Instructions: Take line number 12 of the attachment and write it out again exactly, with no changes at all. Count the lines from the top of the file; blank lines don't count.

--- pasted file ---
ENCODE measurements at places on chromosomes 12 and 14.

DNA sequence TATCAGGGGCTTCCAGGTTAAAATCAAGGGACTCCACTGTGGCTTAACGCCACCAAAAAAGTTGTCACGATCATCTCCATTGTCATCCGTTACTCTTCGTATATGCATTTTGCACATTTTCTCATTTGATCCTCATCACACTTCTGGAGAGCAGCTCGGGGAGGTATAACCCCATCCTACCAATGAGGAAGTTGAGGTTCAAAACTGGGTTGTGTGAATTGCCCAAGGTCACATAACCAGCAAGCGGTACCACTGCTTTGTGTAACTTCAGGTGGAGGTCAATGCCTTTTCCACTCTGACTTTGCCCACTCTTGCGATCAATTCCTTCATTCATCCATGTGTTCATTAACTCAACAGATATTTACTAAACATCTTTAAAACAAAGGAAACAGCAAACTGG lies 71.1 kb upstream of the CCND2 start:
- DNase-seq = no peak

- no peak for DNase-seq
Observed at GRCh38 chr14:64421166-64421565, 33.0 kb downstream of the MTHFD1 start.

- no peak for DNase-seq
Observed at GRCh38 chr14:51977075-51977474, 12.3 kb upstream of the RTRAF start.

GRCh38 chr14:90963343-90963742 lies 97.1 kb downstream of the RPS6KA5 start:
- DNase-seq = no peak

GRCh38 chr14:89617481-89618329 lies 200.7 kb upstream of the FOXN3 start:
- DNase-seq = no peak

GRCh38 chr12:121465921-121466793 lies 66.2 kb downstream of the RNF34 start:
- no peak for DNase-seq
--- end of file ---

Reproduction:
GRCh38 chr12:121465921-121466793 lies 66.2 kb downstream of the RNF34 start: